US politicians support raising security grants for houses of worship

Senators, community leaders, supporting quadrupling security grants program for houses of worship

Senator Van Hollen alongside community leaders (photo credit: OMRI NAHMIAS)
Senator Van Hollen alongside community leaders
(photo credit: OMRI NAHMIAS)
BALTIMORE, Maryland – Senators Chris Van Hollen and Ben Cardin, alongside Representative John Sarbanes and Jewish, Muslim and Christian faith leaders, called on Monday to quadruple the budget for the Nonprofit Security Grants Program (NSPG) for houses of worship, from $90 million to $360m.
Van Hollen and Cardin addressed the media in Baltimore and vowed to support the initiative– first presented by Senate minority leader Chuck Schumer of New York – after the antisemitic stabbing attack in Monsey, New York.
Last week, Congress authorized increased funding for the program by 50%, from $60m. in 2019 to $90m. in 2020.
The program allows houses of worship and other nonprofits to apply for grants of up to $100,000 for each institute. The money can be used for security measures such as fencing, cameras, stronger doors and hiring of security personnel.
Van Hollen told The Jerusalem Post he is confident the initiative would receive bipartisan support.
“I am confident that on a bipartisan basis, we will be able to increase these funds,” he told the media. “We need to do that because we’re, unfortunately, sadly, at this moment in our history seeing a dramatic increase in hate crimes motivated by anti-religious bigotry and racism. And this is the way we can do our part to help protect places of worship, even as we speak out to try to bring people together.”
“This is a very disturbing moment in our history,” Van Hollen said during the press conference. “The polarization and the division in the country runs deep, which is why it’s really important for faith leaders and political leaders and community leaders and every individual to take personal responsibility for speaking out against hate in all its forms. We have learned from tragedies of history that if you don’t speak out loudly and clearly against hate, then those who are perpetrating hate are more emboldened.”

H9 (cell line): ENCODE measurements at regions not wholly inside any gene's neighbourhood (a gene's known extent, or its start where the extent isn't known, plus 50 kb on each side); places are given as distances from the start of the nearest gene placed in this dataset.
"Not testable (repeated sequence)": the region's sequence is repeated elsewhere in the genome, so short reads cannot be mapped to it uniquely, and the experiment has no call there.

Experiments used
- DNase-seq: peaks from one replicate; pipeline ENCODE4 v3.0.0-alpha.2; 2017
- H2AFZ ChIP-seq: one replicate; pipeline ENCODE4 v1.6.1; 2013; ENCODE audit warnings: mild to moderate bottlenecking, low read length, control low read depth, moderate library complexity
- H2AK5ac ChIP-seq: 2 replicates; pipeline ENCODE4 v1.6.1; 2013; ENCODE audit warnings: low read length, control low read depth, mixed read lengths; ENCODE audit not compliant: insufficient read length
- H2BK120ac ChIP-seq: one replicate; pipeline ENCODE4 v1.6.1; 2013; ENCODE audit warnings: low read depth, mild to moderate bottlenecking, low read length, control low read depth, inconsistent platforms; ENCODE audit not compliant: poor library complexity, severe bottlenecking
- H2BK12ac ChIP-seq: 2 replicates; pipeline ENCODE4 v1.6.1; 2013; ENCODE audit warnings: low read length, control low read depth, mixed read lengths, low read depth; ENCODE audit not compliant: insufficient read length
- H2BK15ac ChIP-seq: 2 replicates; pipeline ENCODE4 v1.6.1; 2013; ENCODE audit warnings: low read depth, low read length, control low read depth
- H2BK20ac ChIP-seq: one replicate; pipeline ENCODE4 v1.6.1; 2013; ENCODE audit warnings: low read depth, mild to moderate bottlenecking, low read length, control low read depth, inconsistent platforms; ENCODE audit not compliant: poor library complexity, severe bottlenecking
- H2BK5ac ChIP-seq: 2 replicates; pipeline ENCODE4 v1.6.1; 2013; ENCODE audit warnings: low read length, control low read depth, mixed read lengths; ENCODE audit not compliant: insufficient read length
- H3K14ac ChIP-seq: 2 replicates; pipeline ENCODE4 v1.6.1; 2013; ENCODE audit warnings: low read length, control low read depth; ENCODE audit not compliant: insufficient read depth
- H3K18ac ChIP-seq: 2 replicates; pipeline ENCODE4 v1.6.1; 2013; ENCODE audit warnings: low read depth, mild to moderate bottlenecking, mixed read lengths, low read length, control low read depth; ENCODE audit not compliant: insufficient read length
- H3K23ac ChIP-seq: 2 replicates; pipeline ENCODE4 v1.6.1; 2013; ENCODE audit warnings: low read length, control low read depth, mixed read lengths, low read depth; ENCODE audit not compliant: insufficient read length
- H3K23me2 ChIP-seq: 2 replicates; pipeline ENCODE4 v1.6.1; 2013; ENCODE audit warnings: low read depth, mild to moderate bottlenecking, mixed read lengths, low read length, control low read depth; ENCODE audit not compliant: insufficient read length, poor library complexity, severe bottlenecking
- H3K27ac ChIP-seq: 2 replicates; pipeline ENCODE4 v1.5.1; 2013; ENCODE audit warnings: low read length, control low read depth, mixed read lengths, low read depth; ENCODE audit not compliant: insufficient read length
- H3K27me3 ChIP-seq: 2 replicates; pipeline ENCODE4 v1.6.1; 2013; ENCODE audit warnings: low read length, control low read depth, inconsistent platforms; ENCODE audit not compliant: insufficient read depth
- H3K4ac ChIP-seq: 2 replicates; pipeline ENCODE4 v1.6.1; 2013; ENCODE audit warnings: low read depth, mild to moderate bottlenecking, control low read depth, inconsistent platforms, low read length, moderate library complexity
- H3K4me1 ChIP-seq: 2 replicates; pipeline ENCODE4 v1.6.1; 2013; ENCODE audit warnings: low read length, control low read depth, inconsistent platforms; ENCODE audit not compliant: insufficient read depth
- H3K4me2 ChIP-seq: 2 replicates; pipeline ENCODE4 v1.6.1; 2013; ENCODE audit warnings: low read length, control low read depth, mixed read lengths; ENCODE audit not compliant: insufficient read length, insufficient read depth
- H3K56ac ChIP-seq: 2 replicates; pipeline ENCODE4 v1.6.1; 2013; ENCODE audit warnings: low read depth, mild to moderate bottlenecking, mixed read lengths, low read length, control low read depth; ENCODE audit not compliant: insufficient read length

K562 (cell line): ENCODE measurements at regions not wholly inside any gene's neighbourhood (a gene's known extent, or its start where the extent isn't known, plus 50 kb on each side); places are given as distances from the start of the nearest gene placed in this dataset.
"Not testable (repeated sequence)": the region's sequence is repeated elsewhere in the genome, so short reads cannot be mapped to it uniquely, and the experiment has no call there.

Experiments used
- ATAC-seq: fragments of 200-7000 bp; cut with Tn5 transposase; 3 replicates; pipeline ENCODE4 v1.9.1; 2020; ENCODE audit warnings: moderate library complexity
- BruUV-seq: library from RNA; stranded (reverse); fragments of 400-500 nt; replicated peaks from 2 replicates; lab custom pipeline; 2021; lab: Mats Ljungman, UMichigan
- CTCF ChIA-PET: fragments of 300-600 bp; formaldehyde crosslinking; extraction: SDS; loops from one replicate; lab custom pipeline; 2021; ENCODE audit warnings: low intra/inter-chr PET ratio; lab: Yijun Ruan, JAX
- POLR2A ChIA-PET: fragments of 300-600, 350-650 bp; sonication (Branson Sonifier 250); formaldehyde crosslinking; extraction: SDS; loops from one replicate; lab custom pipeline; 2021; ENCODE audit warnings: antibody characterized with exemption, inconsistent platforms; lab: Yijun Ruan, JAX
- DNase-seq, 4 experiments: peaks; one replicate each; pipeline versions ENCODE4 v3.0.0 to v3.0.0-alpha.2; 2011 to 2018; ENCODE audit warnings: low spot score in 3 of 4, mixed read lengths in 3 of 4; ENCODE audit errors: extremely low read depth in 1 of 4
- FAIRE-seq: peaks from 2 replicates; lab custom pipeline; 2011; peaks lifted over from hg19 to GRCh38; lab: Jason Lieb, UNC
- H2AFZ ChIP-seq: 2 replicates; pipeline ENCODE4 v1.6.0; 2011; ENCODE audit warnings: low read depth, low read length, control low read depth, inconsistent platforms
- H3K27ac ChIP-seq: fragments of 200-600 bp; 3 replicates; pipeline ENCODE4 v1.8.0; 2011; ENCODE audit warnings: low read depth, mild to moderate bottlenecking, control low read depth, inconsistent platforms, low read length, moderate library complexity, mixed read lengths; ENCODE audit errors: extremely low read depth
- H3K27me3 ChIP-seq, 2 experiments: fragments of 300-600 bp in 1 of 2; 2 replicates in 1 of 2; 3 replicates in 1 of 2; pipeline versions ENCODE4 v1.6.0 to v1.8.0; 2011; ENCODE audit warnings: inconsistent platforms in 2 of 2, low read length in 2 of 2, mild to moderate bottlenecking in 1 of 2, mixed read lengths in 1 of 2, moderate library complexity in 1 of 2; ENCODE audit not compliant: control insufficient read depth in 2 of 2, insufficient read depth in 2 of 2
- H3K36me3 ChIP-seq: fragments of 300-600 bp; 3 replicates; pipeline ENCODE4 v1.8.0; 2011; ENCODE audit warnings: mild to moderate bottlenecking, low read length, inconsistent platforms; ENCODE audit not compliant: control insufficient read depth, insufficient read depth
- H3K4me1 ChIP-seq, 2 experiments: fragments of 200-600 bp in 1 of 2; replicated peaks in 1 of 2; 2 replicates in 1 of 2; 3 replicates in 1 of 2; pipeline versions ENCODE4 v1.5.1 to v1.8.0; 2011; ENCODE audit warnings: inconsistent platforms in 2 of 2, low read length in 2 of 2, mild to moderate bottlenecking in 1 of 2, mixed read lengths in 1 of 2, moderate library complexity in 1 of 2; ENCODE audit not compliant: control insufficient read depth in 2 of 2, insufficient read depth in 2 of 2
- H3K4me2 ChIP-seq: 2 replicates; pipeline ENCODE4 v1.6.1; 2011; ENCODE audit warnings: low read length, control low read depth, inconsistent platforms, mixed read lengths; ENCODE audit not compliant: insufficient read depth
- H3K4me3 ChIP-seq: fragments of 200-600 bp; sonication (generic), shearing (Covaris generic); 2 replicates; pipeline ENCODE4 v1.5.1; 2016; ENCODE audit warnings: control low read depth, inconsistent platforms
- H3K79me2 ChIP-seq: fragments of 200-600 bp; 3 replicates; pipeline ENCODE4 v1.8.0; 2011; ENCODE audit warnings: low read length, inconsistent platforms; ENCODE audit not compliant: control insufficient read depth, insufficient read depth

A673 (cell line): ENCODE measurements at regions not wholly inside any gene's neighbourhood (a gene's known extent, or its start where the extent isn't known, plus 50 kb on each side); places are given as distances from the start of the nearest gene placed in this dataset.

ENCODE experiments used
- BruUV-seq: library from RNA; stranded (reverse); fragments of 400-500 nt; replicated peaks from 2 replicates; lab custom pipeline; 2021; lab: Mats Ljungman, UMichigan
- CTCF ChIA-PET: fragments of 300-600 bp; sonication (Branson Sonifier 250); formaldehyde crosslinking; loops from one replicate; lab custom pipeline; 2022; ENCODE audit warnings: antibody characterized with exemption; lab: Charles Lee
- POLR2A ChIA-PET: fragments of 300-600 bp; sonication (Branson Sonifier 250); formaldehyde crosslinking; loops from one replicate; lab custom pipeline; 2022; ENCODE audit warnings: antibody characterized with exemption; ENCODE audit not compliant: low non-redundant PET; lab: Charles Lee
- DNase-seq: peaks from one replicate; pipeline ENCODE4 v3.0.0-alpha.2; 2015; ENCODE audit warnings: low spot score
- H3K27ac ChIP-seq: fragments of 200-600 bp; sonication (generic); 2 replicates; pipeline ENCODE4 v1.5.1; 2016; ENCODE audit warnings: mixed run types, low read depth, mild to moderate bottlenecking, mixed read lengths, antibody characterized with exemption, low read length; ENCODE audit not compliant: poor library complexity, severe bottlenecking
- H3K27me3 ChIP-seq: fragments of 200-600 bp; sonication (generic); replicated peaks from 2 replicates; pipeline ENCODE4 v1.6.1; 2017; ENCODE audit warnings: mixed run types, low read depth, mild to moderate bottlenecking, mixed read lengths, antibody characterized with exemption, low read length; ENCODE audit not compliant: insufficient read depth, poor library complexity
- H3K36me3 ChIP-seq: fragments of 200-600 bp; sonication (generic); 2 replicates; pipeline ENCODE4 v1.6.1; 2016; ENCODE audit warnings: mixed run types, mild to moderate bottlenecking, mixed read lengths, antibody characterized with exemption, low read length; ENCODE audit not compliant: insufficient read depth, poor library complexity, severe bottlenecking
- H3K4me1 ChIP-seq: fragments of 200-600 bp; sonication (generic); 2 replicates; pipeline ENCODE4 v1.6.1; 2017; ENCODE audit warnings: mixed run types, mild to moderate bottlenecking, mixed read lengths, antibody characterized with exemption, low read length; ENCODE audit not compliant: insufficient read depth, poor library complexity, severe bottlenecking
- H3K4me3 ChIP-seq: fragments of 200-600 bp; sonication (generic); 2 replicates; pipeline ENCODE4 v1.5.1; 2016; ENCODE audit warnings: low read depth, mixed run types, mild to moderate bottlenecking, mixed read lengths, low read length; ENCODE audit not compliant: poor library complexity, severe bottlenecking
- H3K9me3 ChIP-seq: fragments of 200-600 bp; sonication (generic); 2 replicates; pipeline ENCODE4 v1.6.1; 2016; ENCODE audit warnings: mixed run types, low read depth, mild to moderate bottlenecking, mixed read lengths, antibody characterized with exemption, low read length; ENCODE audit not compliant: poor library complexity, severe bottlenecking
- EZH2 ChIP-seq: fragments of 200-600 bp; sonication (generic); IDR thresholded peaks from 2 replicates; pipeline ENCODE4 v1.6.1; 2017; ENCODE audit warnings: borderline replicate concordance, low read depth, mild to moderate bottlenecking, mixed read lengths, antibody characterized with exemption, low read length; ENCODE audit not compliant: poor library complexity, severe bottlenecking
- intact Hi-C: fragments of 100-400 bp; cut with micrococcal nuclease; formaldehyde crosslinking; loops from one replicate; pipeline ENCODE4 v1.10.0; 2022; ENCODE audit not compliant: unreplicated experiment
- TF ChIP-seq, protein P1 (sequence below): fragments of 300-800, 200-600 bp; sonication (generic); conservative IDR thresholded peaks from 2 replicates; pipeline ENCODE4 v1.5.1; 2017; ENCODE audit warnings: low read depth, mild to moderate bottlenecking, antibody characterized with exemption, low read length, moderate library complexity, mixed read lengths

Cardin said he intends to fight together with Van Hollen to increase the funding in next years’ budget.
“Whether it’s a mosque, a church, or a synagogue, it’s a vulnerable institute, and we all have to stand up united in fighting against all forms of hate,” Cardin said. “The first obligation we have as leaders is to make it clear that hate has no place in our community, and we will stand united with that message. But it’s important that we provide the tools to fight hate.
“Institutions need to be protected and less vulnerable to the types of attacks that can take place. So yes, it is important that we raise the amount of public support for nonprofit security to an appropriate level, and the $360 million that we’re asking for is a reasonable federal commitment to that end.”
Nathan Diament, executive director of the Orthodox Union (OU) Advocacy Center, who spearheaded the NSPG, said increasing the budget is needed.
“We created [the program] out of a sense of concern and an abundance of caution for what was going on in the world at the time,” he said. “But we did not envision the nightmare that the Jewish community and other faith communities are experiencing today, where Jews had been assaulted on the streets of Brooklyn, murdered in a kosher grocery store in Jersey City and attacked in a home during a Hanukkah celebration.”